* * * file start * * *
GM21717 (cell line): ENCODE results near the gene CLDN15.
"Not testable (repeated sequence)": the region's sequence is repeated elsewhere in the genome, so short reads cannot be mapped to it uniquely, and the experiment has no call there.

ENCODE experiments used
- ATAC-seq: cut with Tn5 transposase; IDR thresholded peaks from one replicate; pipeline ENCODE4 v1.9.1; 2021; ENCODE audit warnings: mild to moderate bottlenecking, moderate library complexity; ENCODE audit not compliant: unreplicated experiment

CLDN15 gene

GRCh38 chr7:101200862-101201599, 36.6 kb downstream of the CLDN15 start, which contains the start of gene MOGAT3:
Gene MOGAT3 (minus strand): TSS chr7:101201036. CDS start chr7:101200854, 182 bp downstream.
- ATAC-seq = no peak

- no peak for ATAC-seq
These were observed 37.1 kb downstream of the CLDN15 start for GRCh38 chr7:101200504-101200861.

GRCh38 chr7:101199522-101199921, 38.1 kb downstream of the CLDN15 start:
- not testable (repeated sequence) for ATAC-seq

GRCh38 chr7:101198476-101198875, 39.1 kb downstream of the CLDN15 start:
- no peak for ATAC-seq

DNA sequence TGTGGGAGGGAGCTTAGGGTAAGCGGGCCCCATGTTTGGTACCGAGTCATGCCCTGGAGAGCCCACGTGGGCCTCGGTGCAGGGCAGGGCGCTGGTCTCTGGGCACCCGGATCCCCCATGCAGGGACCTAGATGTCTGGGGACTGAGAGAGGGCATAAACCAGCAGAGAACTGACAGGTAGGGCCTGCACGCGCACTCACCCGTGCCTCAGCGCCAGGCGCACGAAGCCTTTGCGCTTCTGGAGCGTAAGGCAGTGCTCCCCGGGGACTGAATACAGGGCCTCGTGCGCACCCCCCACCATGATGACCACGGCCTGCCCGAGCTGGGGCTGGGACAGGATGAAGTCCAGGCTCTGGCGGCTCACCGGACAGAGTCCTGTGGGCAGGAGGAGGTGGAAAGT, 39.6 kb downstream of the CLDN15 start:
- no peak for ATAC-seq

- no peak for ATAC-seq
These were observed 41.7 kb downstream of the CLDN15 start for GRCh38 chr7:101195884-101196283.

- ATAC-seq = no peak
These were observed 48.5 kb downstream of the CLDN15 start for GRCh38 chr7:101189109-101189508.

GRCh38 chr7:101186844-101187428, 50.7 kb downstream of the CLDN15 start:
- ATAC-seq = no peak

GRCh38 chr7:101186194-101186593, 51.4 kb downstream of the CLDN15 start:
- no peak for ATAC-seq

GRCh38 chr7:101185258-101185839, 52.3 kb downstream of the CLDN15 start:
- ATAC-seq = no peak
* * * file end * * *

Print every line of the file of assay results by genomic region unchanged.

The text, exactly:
GM21717 (cell line): ENCODE results near the gene CLDN15.
"Not testable (repeated sequence)": the region's sequence is repeated elsewhere in the genome, so short reads cannot be mapped to it uniquely, and the experiment has no call there.

ENCODE experiments used
- ATAC-seq: cut with Tn5 transposase; IDR thresholded peaks from one replicate; pipeline ENCODE4 v1.9.1; 2021; ENCODE audit warnings: mild to moderate bottlenecking, moderate library complexity; ENCODE audit not compliant: unreplicated experiment

CLDN15 gene

GRCh38 chr7:101200862-101201599, 36.6 kb downstream of the CLDN15 start, which contains the start of gene MOGAT3:
Gene MOGAT3 (minus strand): TSS chr7:101201036. CDS start chr7:101200854, 182 bp downstream.
- ATAC-seq = no peak

- no peak for ATAC-seq
These were observed 37.1 kb downstream of the CLDN15 start for GRCh38 chr7:101200504-101200861.

GRCh38 chr7:101199522-101199921, 38.1 kb downstream of the CLDN15 start:
- not testable (repeated sequence) for ATAC-seq

GRCh38 chr7:101198476-101198875, 39.1 kb downstream of the CLDN15 start:
- no peak for ATAC-seq

DNA sequence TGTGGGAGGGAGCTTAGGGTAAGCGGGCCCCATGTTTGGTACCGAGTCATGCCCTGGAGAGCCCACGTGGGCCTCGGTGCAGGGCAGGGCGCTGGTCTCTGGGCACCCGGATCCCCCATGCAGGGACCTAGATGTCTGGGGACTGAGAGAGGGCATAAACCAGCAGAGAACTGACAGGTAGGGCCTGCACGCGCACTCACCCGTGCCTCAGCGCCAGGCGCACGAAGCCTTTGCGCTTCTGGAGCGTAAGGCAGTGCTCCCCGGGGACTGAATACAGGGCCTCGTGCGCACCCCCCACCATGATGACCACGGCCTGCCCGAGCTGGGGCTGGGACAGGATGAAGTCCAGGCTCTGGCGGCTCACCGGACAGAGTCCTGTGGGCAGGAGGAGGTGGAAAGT, 39.6 kb downstream of the CLDN15 start:
- no peak for ATAC-seq

- no peak for ATAC-seq
These were observed 41.7 kb downstream of the CLDN15 start for GRCh38 chr7:101195884-101196283.

- ATAC-seq = no peak
These were observed 48.5 kb downstream of the CLDN15 start for GRCh38 chr7:101189109-101189508.

GRCh38 chr7:101186844-101187428, 50.7 kb downstream of the CLDN15 start:
- ATAC-seq = no peak

GRCh38 chr7:101186194-101186593, 51.4 kb downstream of the CLDN15 start:
- no peak for ATAC-seq

GRCh38 chr7:101185258-101185839, 52.3 kb downstream of the CLDN15 start:
- ATAC-seq = no peak